Psychological Tricks for Being Likable

I’ve taken a lot of psychology classes during my time at Brown, both as requirements and out of genuine interest. My professors always love to pepper their lectures with weird fun facts about the brain and human behavior. Here are some I’ve learned over the past three years that involve getting people to like you… a valuable and applicable set of science-based fun facts. 

1. When talking to someone, use their name often

The brain is activated in a unique way when we hear our own names, as opposed to others’. Your name identifies and distinguishes you from others. So when we hear our own names, brain behavior mirrors that which occurs when we are participating in self-representational behavior, or enjoyable activities that define us. Eliciting this raw sense of identity makes the listener feel closer and more connected to the speaker. This can also be used to your advantage when complimenting someone. If the compliment contains their name, people will be less likely to feel objectified and will take the compliment as genuine. Essentially, we love hearing our own names and using them often establishes trust and friendship early on.

 2. Compliment other people

Studies have found that when you speak highly of others, people start to associate those same good qualities with you. Complimenting someone who is not there to hear it is admirable and makes you seem more genuine and warm. On the flipside, if you bash people consistently enough, people will start to associate you with those traits as well. Bottom line: avoid the gossip and people will trust you and want to spend more time with you.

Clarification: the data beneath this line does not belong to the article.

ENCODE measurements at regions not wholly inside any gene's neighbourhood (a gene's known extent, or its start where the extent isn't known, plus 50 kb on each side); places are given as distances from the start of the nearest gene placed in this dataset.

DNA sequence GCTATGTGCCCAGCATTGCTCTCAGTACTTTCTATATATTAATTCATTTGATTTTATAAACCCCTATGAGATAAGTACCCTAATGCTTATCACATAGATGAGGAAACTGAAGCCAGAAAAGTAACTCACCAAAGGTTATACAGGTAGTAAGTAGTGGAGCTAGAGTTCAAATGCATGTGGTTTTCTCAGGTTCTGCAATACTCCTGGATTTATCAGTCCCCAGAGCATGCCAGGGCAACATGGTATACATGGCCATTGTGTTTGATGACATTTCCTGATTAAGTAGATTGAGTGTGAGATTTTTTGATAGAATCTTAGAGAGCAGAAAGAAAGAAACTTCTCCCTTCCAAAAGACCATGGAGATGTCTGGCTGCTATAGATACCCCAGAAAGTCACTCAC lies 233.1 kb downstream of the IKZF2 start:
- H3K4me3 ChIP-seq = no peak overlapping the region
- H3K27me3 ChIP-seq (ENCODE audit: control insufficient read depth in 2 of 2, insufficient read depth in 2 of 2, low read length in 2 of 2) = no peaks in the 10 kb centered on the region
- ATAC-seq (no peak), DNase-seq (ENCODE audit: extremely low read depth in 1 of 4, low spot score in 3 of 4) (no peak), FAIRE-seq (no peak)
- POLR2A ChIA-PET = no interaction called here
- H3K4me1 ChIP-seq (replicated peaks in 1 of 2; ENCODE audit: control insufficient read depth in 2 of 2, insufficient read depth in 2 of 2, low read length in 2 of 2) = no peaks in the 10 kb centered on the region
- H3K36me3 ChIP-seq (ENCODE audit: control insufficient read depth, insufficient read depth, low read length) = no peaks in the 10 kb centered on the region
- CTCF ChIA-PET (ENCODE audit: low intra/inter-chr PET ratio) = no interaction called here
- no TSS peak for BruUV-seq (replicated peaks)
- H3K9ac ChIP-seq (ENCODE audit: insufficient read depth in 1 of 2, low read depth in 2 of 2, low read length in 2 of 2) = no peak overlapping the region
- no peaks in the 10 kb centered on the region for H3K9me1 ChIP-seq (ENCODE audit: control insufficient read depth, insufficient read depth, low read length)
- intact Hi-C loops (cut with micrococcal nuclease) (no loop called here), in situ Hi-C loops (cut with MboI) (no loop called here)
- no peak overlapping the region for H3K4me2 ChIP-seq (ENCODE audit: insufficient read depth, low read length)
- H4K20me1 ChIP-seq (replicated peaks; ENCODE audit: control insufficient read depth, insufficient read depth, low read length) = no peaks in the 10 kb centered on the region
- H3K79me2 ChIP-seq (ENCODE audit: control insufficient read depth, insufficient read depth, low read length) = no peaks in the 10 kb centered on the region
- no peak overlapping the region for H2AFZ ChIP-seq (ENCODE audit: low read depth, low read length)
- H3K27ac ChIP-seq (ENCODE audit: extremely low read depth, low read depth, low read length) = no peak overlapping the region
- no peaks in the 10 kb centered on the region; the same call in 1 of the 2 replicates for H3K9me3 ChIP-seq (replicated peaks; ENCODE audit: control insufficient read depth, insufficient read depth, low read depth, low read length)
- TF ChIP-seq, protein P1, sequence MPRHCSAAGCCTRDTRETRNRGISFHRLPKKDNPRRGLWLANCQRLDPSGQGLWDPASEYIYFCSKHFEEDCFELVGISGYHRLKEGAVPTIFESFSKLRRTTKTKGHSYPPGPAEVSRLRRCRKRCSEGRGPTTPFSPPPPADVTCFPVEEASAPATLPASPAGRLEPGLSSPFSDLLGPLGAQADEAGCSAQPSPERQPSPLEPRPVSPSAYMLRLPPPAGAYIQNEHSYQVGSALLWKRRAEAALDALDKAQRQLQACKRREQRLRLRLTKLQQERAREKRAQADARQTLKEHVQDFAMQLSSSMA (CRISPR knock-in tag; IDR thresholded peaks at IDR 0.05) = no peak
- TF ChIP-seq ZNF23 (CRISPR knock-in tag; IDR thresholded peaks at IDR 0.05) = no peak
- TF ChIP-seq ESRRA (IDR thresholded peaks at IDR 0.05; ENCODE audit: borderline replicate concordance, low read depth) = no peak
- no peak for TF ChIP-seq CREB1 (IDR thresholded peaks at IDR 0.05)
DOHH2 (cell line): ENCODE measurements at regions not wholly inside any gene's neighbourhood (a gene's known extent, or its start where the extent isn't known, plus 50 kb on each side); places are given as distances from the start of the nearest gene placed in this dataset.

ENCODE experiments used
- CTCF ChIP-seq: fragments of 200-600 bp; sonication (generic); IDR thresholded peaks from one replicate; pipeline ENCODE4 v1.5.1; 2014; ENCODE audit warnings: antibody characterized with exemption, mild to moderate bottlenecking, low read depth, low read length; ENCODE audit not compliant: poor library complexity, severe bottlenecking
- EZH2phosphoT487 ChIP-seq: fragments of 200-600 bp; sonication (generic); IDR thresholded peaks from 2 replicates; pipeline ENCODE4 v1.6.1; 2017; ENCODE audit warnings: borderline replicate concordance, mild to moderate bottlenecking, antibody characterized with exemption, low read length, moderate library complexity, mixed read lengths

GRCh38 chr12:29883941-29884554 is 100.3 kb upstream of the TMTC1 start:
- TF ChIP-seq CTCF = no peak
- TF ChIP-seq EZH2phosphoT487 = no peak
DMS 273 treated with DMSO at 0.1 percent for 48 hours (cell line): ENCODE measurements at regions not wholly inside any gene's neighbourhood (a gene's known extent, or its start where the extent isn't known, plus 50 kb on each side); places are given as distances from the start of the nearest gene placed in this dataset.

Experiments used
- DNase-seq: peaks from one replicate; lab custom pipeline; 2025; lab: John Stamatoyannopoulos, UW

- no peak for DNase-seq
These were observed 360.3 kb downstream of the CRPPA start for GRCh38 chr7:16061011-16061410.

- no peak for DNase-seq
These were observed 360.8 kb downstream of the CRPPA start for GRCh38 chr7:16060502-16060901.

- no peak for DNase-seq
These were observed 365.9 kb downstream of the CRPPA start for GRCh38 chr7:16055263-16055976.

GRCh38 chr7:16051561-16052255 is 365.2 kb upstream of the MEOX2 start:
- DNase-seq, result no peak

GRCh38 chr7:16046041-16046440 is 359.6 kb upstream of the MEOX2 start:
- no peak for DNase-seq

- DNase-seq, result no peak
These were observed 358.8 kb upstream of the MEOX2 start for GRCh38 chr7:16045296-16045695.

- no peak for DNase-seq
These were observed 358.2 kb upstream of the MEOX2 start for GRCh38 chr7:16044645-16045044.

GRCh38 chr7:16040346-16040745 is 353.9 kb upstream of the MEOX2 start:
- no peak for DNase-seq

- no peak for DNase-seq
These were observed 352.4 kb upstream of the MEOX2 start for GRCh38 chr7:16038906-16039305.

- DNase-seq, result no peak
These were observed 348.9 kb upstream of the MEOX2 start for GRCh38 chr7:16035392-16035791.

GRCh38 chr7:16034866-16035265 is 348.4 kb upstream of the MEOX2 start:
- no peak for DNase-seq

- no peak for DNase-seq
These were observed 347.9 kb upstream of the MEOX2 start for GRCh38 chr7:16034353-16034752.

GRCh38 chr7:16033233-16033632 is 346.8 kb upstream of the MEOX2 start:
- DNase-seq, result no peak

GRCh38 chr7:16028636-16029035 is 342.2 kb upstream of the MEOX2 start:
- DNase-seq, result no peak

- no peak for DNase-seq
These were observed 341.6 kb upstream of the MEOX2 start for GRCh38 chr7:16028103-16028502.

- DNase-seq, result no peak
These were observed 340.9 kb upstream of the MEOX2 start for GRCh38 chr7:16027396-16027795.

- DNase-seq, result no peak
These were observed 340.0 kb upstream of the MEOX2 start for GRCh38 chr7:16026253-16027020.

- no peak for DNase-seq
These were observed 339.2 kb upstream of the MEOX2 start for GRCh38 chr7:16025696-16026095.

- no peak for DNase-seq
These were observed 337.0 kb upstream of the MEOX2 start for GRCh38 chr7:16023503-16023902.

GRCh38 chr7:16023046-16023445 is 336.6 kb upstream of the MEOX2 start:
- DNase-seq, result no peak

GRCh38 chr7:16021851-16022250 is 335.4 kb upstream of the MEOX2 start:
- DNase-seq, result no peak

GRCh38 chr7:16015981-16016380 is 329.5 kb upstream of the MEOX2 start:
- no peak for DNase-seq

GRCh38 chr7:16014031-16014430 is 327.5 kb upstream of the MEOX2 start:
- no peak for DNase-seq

3. The importance of eye contact

One of my professors told us when meeting someone, to always make a mental note of their eye color. This is not because eye color is important, but it requires an extra moment of eye contact to register that information. Research has shown that this small effort makes a huge difference in establishing a deeper connection, as long as the eye contact does not remain long enough to come off as creepy.

 4. Ask for a small favor

The brain will go to great lengths to make sure our behavior is consistent with our beliefs. If you ask someone for a small favor that you know they will agree to, like borrowing a pen, the brain starts to rationalize why you are worthy of a favor. Even if someone doesn’t like you initially, without realizing it they will start to tell themselves you’re not so bad. Granting favors also makes us feel good about ourselves and boosts our self-esteem, serving as attributes that someone may associate with you.

 5. Mirror body language

Copying someone’s body language (to a reasonable degree!) makes you appear more likeable. We’ve evolved to rely on quick first impressions to determine group membership. Mirroring someone’s body language signals that you share similar features, which relaxes others and helps establish rapport right off the bat.

 6. Tylenol can ease the pain of social rejection

Bonus! We’re optimists here but if all else fails and you do face rejection, Tylenol can interestingly be used to ease the blow. The brain responds to social rejection and exclusion the same way it does to physical pain. Tylenol helps the brain treat this mental pain just as it does physical pain, since it can’t distinguish between the two. Other placebo effects have also been found to work when you treat the body as you would when injured.

If you want to make a lasting impression on someone and encourage (or trick) them into liking you, be sure to try out some of these tips. Considering that the brain is the center of our entire being and has evolved into a highly efficient and complex system, it’s funny how easy it is to trick it into doing exactly what we want.